Forensic genealogy is the newest member of the forensic family—and its ability to match people to evidence could be as revolutionary to investigations as the use of fingerprint analysis was.
Since cracking its first case in 2018, forensic genealogy has helped identify suspects in dozens of cases of murder and sexual assault. By the middle of 2019, one forensic genealogy lab claimed to be solving cold cases at the rate of one per week. But regulators, citizens, and even forensic genealogists themselves are concerned with the practice’s implications for privacy and jurisprudence.
Forensic genealogists use genetic information to match individuals to DNA samples. This often means utilizing open-source databases, such as GEDMatch. While GEDMatch does not offer genetic testing itself, it does allow the upload and comparison of DNA data from third parties, including direct-to-consumers services such as Ancestry.com or 23andMe. GEDMatch holds the genetic profiles of over 1.2 million individuals, which is enough to identify a third cousin (or closer) of a DNA sample in 90 percent of the US population. Law enforcement can then use this capability to begin building a family tree of a suspect and/or victim, aided by public records and traditional sleuthing.
The first person that forensic genealogy put behind bars was a former police officer named Joseph James DeAngelo. As the Golden State Killer, he terrorized Californians off and on from 1973 to 1986: 13 murders, 50 rapes, and 120 burglaries. His identity eluded law enforcement for decades.
In 2018, investigators pulled the Golden State Killer’s DNA from a rape kit and uploaded it to GEDMatch. In return, they received over a dozen people who had the same great-great-great-grandparents as the killer. Working with a genealogist, the investigators began constructing a large family tree, ultimately narrowing their search to two possible suspects. When a follow-up DNA test ruled out one of those two, the investigators had their prime suspect: Joseph James DeAngelo.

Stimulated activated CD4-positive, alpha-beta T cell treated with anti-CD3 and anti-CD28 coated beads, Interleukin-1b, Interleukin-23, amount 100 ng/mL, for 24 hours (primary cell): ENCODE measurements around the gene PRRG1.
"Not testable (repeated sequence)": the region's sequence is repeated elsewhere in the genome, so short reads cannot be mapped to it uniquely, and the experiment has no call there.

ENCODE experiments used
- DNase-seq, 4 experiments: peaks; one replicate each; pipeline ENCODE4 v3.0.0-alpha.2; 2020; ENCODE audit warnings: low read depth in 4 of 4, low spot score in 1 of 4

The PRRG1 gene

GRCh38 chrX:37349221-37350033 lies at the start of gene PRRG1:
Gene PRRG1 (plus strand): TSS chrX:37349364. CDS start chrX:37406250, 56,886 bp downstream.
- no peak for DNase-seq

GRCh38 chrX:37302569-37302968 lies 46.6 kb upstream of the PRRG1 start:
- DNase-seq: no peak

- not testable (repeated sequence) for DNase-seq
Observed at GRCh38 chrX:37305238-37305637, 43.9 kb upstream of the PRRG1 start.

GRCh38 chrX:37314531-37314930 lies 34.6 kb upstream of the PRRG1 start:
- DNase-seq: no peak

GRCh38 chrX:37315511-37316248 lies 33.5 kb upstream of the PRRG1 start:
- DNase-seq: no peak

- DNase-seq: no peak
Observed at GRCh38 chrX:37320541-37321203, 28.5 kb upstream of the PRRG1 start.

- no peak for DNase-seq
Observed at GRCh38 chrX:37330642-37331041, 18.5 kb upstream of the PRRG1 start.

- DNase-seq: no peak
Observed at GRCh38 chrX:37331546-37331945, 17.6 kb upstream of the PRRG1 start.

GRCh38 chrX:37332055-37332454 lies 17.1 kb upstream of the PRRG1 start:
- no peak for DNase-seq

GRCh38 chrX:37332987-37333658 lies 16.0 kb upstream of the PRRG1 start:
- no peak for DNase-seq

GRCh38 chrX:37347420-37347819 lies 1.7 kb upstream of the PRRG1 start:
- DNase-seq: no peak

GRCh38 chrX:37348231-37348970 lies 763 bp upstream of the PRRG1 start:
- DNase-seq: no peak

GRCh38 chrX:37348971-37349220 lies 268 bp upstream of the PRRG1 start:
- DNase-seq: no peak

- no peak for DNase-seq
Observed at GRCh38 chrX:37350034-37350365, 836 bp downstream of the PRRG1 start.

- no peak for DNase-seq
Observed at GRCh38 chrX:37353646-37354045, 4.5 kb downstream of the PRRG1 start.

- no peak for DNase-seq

After collecting a sample of DeAngelo’s DNA from his car door handle and another from a tissue he discarded, the team of investigators and genealogists ran further tests and found that these samples matched DNA collected from the crime scenes of the Golden State Killer. DeAngelo was arrested on April 24, 2018, and was eventually sentenced to multiple consecutive life sentences, with no possibility of parole.
Forensic genealogy is the most powerful tool that investigators have gained in the 21st century, but its quick adoption and lack of oversight have led to some serious debates around privacy and due process.
Most forensic genealogy investigations are performed without a warrant, yet they search through millions of people’s records to access extremely sensitive personal health information about an individual—information that has not been explicitly volunteered. Websites and tools that were originally meant to help people discover their ancestry are now being utilized by investigators in a way that may violate a citizen’s Fourth Amendment rights.
Before it cracked the Golden State Killer case, forensic genealogy didn’t really exist. Afterward, however, every genetic database and DNA testing site was looked at as a potential forensic genealogy outfit. Requests from law enforcement came pouring in and some genealogy databases, such as FamilyTreeDNA, quietly changed their terms and conditions to accommodate those requests without upsetting users.